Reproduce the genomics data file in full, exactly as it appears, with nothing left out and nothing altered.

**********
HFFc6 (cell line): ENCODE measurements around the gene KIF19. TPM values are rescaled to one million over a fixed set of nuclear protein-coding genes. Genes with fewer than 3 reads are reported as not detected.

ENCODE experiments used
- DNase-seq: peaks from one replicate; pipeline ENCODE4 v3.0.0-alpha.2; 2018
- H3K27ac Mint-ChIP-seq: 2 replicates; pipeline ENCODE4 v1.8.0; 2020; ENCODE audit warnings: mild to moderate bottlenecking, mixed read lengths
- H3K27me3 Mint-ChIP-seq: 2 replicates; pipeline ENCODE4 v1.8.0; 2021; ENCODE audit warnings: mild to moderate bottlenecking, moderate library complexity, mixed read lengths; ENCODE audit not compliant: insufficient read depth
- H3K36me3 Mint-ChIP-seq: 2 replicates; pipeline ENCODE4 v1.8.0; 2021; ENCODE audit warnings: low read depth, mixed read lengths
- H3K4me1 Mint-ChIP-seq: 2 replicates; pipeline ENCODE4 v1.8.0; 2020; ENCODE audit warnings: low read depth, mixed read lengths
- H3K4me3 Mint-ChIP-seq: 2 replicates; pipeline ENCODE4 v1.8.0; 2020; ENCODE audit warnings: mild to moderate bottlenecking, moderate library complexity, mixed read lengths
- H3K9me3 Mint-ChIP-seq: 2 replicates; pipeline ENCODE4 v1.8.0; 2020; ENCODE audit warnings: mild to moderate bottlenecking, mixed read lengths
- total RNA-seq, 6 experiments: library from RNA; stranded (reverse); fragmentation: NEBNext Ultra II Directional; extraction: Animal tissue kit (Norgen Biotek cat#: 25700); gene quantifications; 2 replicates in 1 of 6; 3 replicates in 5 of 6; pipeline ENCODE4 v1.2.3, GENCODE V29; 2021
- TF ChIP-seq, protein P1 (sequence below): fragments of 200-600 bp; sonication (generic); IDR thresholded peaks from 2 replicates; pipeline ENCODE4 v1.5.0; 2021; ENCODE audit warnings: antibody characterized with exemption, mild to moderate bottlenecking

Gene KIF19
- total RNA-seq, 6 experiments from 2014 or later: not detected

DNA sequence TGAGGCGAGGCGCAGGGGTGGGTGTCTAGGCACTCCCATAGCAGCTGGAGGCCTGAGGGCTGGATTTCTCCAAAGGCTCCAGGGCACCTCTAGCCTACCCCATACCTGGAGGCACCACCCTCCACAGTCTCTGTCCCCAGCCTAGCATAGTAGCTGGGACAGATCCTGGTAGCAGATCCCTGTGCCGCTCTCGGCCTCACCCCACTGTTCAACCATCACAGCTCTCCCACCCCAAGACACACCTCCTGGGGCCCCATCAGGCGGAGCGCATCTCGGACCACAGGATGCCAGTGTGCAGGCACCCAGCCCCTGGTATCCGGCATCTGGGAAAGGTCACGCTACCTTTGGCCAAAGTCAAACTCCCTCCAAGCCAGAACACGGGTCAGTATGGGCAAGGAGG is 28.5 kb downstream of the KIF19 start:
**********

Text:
HFFc6 (cell line): ENCODE measurements around the gene KIF19. TPM values are rescaled to one million over a fixed set of nuclear protein-coding genes. Genes with fewer than 3 reads are reported as not detected.

ENCODE experiments used
- DNase-seq: peaks from one replicate; pipeline ENCODE4 v3.0.0-alpha.2; 2018
- H3K27ac Mint-ChIP-seq: 2 replicates; pipeline ENCODE4 v1.8.0; 2020; ENCODE audit warnings: mild to moderate bottlenecking, mixed read lengths
- H3K27me3 Mint-ChIP-seq: 2 replicates; pipeline ENCODE4 v1.8.0; 2021; ENCODE audit warnings: mild to moderate bottlenecking, moderate library complexity, mixed read lengths; ENCODE audit not compliant: insufficient read depth
- H3K36me3 Mint-ChIP-seq: 2 replicates; pipeline ENCODE4 v1.8.0; 2021; ENCODE audit warnings: low read depth, mixed read lengths
- H3K4me1 Mint-ChIP-seq: 2 replicates; pipeline ENCODE4 v1.8.0; 2020; ENCODE audit warnings: low read depth, mixed read lengths
- H3K4me3 Mint-ChIP-seq: 2 replicates; pipeline ENCODE4 v1.8.0; 2020; ENCODE audit warnings: mild to moderate bottlenecking, moderate library complexity, mixed read lengths
- H3K9me3 Mint-ChIP-seq: 2 replicates; pipeline ENCODE4 v1.8.0; 2020; ENCODE audit warnings: mild to moderate bottlenecking, mixed read lengths
- total RNA-seq, 6 experiments: library from RNA; stranded (reverse); fragmentation: NEBNext Ultra II Directional; extraction: Animal tissue kit (Norgen Biotek cat#: 25700); gene quantifications; 2 replicates in 1 of 6; 3 replicates in 5 of 6; pipeline ENCODE4 v1.2.3, GENCODE V29; 2021
- TF ChIP-seq, protein P1 (sequence below): fragments of 200-600 bp; sonication (generic); IDR thresholded peaks from 2 replicates; pipeline ENCODE4 v1.5.0; 2021; ENCODE audit warnings: antibody characterized with exemption, mild to moderate bottlenecking

Gene KIF19
- total RNA-seq, 6 experiments from 2014 or later: not detected

DNA sequence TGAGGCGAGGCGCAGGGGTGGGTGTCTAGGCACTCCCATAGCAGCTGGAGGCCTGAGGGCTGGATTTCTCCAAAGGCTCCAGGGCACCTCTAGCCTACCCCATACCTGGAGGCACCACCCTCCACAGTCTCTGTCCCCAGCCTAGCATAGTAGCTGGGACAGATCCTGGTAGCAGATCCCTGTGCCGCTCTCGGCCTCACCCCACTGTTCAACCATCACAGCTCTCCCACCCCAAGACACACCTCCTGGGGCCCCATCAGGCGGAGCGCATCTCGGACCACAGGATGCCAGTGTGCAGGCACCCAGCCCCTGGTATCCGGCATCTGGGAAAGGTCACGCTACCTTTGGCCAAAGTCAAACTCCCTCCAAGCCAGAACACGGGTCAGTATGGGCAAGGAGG is 28.5 kb downstream of the KIF19 start: